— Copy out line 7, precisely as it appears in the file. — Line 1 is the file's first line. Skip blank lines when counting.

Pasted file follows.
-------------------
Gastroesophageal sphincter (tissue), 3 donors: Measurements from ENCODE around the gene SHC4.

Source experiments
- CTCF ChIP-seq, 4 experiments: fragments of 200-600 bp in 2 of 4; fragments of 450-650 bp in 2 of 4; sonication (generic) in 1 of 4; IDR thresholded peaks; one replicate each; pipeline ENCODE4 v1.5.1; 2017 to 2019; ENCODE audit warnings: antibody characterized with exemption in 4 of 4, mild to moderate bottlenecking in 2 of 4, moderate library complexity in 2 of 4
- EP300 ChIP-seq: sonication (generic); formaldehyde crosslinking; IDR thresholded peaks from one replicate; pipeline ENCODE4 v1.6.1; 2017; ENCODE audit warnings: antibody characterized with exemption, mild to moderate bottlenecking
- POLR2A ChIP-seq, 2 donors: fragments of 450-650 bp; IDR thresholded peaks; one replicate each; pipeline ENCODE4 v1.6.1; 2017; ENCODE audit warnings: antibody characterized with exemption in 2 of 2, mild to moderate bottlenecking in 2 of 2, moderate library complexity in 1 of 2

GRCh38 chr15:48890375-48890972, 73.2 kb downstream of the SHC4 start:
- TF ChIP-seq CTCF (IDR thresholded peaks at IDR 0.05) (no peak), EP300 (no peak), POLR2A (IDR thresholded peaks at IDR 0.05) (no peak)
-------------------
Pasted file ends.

- TF ChIP-seq CTCF (IDR thresholded peaks at IDR 0.05) (no peak), EP300 (no peak), POLR2A (IDR thresholded peaks at IDR 0.05) (no peak)